• by Bradley Scott, Ph.D. • IDRA Newsletter • April 2003
It is science time in Mrs. Miller’s pre-school classroom. Everywhere there is an excitement in the air as children build with wonderful junk, examine distances in a bean-toss activity, explore the scientific properties of “Oobleck,” and ponder the interaction, or lack thereof, between oil and water in a mystery bottle.
Lydia moves toward an activity that has caught her interest and, in the process, bumps Brooks who is just about to examine the force of gravity in an activity using ramps. Lydia, in a wheelchair, is a bright-eyed bundle of dynamite who also happens to be learning disabled. Lydia watches Brooks with the intensity of a surgeon as she waits for her turn to try the experiment. When Brooks is finished, Lydia picks up a ball and a block.
“Which do you think will roll down the ramp?” Mrs. Miller asks.
Lydia holds up the ball. Mrs. Miller challenges: “Maybe you are wrong Lydia. Maybe you should try to roll each one before you answer.”
“The ball,” Lydia insists. “It’s round.”
“Well, scientist Lydia, you’ll just have to prove it to me,” Mrs. Miller says with a half smile.
Lydia places the block on the ramp. It does not roll. She places the ball on the ramp. It rolls to the bottom. With great satisfaction, Lydia looks at Mrs. Miller, smiles and says, “I told you.”
Proof once again that science is for everyone.
IDRA’s South Central Collaborative for Equity has been committed to helping public schools fight discrimination and increase educational equity for 30 years. It is an essential part of the center’s mission to ensure that no child is left behind in schools because of race, national origin or gender.
The center has provided assistance and training to education personnel, parents, and others to ensure that they work to include all learners and expose every student to quality learning experiences. The work the equity assistance center has conducted regarding equity in mathematics and science in schools has been reported in several IDRA Newsletter articles (Dieckmann, 2002; Dieckmann, 2003; Scott, 1995).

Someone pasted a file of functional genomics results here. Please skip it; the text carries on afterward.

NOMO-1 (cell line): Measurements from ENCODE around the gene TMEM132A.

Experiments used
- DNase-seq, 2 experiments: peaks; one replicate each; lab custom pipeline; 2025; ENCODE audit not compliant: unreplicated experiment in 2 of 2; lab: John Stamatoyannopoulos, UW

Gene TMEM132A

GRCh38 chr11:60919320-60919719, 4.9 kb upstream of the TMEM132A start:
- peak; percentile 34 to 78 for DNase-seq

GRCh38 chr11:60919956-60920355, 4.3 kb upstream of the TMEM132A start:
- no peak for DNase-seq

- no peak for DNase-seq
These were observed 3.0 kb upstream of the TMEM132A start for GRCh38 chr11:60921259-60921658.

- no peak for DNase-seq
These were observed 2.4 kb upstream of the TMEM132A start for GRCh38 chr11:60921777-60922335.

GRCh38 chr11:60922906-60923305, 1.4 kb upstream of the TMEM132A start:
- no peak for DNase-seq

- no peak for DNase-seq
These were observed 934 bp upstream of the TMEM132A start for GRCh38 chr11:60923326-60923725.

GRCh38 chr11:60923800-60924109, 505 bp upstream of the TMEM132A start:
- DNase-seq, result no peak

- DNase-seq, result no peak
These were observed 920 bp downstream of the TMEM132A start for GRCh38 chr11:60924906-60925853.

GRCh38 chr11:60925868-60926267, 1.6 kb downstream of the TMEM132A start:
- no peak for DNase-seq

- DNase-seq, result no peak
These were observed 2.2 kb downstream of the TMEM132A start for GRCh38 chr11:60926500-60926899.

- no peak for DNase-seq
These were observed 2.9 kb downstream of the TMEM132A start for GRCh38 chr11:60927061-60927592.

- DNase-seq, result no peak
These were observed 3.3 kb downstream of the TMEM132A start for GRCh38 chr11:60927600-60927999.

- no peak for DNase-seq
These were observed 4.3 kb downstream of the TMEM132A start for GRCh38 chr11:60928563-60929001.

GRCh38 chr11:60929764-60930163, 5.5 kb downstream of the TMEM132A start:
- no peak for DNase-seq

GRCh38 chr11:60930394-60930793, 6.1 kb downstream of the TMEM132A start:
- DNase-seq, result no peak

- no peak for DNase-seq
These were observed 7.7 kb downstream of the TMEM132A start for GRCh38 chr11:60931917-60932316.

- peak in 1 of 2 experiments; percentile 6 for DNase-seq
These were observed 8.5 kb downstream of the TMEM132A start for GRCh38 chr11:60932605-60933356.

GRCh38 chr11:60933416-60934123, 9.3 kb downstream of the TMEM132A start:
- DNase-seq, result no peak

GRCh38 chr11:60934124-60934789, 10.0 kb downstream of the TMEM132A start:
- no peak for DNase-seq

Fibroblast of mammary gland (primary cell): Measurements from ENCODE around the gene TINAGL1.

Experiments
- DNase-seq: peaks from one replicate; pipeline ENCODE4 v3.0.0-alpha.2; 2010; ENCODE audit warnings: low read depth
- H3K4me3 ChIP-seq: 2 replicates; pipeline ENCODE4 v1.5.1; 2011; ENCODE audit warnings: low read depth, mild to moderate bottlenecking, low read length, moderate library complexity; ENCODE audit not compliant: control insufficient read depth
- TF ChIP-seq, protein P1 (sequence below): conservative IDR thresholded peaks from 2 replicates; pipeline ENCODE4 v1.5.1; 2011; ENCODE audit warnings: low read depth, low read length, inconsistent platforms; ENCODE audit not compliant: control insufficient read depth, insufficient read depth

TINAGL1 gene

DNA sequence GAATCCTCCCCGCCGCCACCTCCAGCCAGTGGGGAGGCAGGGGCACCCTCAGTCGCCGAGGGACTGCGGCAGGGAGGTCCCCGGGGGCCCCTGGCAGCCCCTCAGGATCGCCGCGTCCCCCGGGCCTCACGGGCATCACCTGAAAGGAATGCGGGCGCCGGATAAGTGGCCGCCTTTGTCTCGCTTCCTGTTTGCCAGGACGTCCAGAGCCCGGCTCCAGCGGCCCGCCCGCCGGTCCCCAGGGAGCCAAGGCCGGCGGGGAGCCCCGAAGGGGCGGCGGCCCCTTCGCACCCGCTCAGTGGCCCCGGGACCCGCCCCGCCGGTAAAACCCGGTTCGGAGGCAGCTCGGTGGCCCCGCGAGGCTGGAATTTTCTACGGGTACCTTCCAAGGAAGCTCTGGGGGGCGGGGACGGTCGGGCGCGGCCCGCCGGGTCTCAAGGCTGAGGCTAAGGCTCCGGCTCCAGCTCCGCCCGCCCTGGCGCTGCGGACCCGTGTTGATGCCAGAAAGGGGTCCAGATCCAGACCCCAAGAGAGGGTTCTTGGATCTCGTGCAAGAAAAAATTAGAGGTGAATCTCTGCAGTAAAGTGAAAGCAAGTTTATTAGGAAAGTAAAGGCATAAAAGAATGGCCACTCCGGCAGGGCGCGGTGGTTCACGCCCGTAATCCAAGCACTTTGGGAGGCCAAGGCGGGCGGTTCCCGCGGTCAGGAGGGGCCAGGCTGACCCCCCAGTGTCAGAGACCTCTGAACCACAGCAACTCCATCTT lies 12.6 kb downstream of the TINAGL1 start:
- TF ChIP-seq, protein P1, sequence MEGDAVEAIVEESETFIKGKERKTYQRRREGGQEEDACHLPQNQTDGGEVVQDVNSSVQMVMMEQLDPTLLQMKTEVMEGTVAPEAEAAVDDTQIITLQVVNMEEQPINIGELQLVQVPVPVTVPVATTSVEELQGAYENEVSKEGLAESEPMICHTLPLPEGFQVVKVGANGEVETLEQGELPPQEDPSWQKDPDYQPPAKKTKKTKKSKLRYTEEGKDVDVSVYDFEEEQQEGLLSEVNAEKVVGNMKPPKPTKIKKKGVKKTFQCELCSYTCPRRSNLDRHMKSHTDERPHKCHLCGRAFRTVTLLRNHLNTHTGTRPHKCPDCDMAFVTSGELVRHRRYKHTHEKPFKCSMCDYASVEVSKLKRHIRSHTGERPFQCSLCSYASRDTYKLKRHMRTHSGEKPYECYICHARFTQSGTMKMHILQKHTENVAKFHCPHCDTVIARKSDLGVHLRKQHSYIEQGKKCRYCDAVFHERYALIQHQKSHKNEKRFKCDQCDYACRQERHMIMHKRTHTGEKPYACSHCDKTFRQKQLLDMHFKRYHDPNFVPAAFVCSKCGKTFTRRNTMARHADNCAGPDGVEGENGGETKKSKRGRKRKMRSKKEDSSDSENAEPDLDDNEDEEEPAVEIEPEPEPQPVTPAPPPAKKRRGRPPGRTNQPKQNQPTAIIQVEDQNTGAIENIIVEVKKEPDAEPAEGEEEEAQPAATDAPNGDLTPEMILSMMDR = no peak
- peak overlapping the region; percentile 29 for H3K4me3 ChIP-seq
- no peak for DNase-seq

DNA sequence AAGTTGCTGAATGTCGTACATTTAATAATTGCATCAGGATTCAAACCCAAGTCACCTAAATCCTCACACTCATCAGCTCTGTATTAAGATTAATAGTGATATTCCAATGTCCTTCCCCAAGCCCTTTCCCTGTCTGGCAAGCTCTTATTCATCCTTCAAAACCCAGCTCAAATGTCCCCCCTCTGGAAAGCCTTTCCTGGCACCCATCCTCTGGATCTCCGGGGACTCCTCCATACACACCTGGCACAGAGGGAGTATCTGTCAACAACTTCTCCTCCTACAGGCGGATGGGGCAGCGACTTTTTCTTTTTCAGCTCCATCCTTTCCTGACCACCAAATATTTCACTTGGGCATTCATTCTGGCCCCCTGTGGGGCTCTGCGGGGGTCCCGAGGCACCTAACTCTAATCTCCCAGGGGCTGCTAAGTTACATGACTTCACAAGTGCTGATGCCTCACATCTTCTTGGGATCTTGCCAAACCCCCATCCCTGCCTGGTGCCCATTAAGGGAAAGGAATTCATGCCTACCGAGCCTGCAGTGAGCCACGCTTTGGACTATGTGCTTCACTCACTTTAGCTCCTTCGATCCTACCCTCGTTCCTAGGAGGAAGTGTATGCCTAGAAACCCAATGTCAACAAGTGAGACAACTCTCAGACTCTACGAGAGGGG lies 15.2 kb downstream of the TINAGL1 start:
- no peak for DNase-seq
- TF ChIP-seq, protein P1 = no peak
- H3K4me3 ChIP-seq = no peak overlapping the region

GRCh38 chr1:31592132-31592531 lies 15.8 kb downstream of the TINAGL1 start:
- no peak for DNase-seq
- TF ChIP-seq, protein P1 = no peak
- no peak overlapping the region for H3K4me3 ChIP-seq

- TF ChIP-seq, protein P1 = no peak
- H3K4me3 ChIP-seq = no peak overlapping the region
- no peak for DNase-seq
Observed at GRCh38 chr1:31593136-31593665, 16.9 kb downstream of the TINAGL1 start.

In addition, IDRA has developed the Six Goals of Educational Equity as a framework for its technical assistance. In a continuing effort to assist educators to embrace these goals by reflecting them in practices and programs in schools and to provide greater access to all learners, the equity assistance center is now available to assist school personnel to make the Playtime Is Science parent-child early childhood science curriculum available to disabled children.
Why is this important? Griershaber and Diezmann give two very good reasons. They observe, “Science is an important way… to help people understand issues facing them and the world.”
Secondly, they note, “Opportunities to tinker with materials and equipment… in situations with other learners give young children scope to observe and reflect on the consequences of actions taken,” (2000).
A third reason is found in a set of values reflected in the goals for school science put forth by the National Research Council (1996). School science is valuable because it allows learners to:
- Experience the richness and excitement of knowing about and understanding the natural world;
- Use appropriate scientific processes and principles in making personal decisions; and
- Engage intelligently in public discourse and debate about matters of scientific concern.
These values are important for all learners regardless of their race, national origin, gender, economic status or disability. The equity assistance center is excited to announce the expansion of the Playtime Is Science materials to accommodate the special needs of disabled pre-school and early learners.